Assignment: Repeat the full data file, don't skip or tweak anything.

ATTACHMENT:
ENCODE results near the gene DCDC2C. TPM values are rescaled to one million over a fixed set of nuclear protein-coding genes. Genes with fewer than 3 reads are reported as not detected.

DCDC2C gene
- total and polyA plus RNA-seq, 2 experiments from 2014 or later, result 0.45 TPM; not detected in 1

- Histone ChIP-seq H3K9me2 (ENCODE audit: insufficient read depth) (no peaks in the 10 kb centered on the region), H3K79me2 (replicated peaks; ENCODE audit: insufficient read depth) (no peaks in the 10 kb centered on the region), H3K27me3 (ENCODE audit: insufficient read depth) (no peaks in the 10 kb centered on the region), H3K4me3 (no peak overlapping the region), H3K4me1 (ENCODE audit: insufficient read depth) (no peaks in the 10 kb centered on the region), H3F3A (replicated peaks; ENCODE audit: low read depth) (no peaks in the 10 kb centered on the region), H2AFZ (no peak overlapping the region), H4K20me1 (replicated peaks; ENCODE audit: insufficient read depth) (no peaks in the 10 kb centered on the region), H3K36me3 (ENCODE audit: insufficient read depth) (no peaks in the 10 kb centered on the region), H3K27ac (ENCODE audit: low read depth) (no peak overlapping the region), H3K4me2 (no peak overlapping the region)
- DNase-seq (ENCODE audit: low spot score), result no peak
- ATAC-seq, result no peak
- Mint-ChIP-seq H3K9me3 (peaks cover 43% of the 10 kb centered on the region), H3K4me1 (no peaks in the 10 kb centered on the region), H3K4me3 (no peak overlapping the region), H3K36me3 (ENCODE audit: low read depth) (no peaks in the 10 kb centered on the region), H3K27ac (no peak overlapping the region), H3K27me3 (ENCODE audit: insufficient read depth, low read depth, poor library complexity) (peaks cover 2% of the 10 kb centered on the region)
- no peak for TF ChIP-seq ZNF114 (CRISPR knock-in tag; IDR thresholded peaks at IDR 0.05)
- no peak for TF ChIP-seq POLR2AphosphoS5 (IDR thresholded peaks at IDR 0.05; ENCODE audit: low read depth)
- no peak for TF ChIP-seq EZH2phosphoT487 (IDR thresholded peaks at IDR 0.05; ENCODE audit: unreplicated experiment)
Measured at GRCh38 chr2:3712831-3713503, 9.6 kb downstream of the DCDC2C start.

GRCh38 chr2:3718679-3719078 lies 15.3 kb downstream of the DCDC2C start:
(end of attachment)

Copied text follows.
ENCODE results near the gene DCDC2C. TPM values are rescaled to one million over a fixed set of nuclear protein-coding genes. Genes with fewer than 3 reads are reported as not detected.

DCDC2C gene
- total and polyA plus RNA-seq, 2 experiments from 2014 or later, result 0.45 TPM; not detected in 1

- Histone ChIP-seq H3K9me2 (ENCODE audit: insufficient read depth) (no peaks in the 10 kb centered on the region), H3K79me2 (replicated peaks; ENCODE audit: insufficient read depth) (no peaks in the 10 kb centered on the region), H3K27me3 (ENCODE audit: insufficient read depth) (no peaks in the 10 kb centered on the region), H3K4me3 (no peak overlapping the region), H3K4me1 (ENCODE audit: insufficient read depth) (no peaks in the 10 kb centered on the region), H3F3A (replicated peaks; ENCODE audit: low read depth) (no peaks in the 10 kb centered on the region), H2AFZ (no peak overlapping the region), H4K20me1 (replicated peaks; ENCODE audit: insufficient read depth) (no peaks in the 10 kb centered on the region), H3K36me3 (ENCODE audit: insufficient read depth) (no peaks in the 10 kb centered on the region), H3K27ac (ENCODE audit: low read depth) (no peak overlapping the region), H3K4me2 (no peak overlapping the region)
- DNase-seq (ENCODE audit: low spot score), result no peak
- ATAC-seq, result no peak
- Mint-ChIP-seq H3K9me3 (peaks cover 43% of the 10 kb centered on the region), H3K4me1 (no peaks in the 10 kb centered on the region), H3K4me3 (no peak overlapping the region), H3K36me3 (ENCODE audit: low read depth) (no peaks in the 10 kb centered on the region), H3K27ac (no peak overlapping the region), H3K27me3 (ENCODE audit: insufficient read depth, low read depth, poor library complexity) (peaks cover 2% of the 10 kb centered on the region)
- no peak for TF ChIP-seq ZNF114 (CRISPR knock-in tag; IDR thresholded peaks at IDR 0.05)
- no peak for TF ChIP-seq POLR2AphosphoS5 (IDR thresholded peaks at IDR 0.05; ENCODE audit: low read depth)
- no peak for TF ChIP-seq EZH2phosphoT487 (IDR thresholded peaks at IDR 0.05; ENCODE audit: unreplicated experiment)
Measured at GRCh38 chr2:3712831-3713503, 9.6 kb downstream of the DCDC2C start.

GRCh38 chr2:3718679-3719078 lies 15.3 kb downstream of the DCDC2C start: